Vice President-elect Kamala Harris and President-elect Joe Biden with their extended family at the victory speech on Saturday, November 7, 2020 (Credit: Kamala Harris/Facebook)

After almost a week of painstaking ballot counting, Joseph R. Biden Jr. was elected president of the United States on Saturday, November 7, 2020. The Associated Press — which bases its determination on freelance local reporters who accumulate vote counts from clerks in every county of the 50 states — announced that the former vice president had secured 290 electoral college votes, 20 more than the 270 needed to be selected the country's president.

As of Saturday, Mr. Biden had also garnered a record 74.5 million votes — the highest number of votes cast for a presidential candidate since President Barack Obama, who received 69,498,516 votes in 2008. Meanwhile, President Trump's 70.3 million popular votes established a new record for the most votes received by any incumbent president.

Shortly after the results were made public, president-elect Biden tweeted, "America, I’m honored that you have chosen me to lead our great country. The work ahead of us will be hard, but I promise you this: I will be a President for all Americans — whether you voted for me or not. I will keep the faith that you have placed in me."

Mr. Joe Biden will be the nation's oldest president when he takes office in January 2021 (Credit:

Mr. Biden's historic victory came 48 years — to the day — after he first won a Delaware Senate seat, which he held on to for 36 years, at the tender age of 29 on November 7, 1972. This was the veteran politician's third run for the nation's highest office. His first attempt in 1988 ended early in the campaign. His second unsuccessful bid in 2008 led to the vice-presidential ticket for former President Barack Obama.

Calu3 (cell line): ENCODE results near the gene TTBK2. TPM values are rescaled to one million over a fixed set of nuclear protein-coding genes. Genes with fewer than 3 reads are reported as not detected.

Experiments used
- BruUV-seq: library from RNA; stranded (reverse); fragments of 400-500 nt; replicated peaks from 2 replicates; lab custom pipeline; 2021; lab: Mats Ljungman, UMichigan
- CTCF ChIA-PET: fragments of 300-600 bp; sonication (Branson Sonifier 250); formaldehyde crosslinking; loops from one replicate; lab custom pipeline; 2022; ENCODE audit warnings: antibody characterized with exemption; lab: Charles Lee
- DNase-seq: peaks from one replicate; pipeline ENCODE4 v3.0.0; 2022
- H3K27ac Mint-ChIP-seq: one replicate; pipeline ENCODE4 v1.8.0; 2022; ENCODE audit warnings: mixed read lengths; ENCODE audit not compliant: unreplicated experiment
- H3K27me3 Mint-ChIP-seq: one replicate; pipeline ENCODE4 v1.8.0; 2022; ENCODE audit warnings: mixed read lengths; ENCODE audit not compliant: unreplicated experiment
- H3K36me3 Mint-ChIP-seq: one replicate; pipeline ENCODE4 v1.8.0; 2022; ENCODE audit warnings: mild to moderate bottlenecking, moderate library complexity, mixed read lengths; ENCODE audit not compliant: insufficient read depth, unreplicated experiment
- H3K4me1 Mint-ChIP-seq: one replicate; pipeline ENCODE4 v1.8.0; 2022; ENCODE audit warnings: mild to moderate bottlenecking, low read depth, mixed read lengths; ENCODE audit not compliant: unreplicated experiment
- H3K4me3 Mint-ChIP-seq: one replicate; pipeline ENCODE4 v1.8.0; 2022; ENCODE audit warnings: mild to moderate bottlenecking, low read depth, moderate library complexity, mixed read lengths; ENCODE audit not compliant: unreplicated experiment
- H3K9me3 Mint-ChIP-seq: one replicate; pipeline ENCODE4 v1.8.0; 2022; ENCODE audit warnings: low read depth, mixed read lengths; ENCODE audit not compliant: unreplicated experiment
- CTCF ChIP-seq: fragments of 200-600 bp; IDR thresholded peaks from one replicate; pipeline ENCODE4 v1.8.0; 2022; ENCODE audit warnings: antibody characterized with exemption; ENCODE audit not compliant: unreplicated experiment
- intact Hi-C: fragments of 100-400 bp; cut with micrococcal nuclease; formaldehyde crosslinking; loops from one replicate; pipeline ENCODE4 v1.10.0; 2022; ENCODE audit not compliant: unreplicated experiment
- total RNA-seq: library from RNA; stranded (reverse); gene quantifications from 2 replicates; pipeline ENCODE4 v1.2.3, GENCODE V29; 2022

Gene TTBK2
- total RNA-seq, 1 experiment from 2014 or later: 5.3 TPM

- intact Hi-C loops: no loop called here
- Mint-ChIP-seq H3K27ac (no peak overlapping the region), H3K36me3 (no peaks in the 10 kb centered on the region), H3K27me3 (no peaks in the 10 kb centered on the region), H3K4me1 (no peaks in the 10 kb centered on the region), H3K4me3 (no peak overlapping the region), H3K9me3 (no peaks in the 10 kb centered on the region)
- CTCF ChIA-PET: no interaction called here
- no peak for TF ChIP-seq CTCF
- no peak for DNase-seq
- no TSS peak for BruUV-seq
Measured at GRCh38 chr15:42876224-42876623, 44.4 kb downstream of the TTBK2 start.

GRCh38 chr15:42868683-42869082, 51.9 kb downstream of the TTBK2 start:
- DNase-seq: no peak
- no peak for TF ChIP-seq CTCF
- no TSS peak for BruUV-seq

Mr. Biden, who turns 78 on November 20, 2020, will be the country's oldest president when he enters the Oval Office in January 2021. Prior to him, America's oldest president was Donald Trump, who was 70 years old when he was elected in November 2016.

The president-elect is not the only one making history. Kamala Harris is the first woman, the first Black woman, and the first person of Indian descent to be elected vice president. Fittingly, her victory comes on the 100th anniversary of women winning the right to vote. Meanwhile, her husband, Douglas Emhoff, will be the nation's first Second Gentleman and the first Jewish spouse of a US president or vice president.

Vice president-elect Kamala Harris with her husband, Douglas Emhoff, holding up their ballots for the 2020 presidential election (Credit: Kamala Harris/Facebook)

In her November 7, 2020, victory speech in Wilmington, Delaware, Ms. Harris said, “While I may be the first woman in this office, I will not be the last. Because every little girl watching tonight sees that this is a country of possibilities.”

The Biden-Harris team's transition to the White House may not be as smooth as it has been for previous incoming leaders. President Trump, who has thus far refused to make a concession speech or even acknowledge Mr. Biden's win, firmly believes there was widespread voter fraud. His legal team has filed lawsuits contesting the results in several states, including Georgia, Nevada, Pennsylvania, and Michigan, and also requested a ballot recount in Wisconsin.

Many of the challenges have already been dismissed due to lack of proof, and legal experts believe those that have gained some traction are unlikely to impact the presidential race outcome. Whether they are right remains to be seen, but, for now, most Americans and world leaders believe Mr. Biden will be the country's next president.

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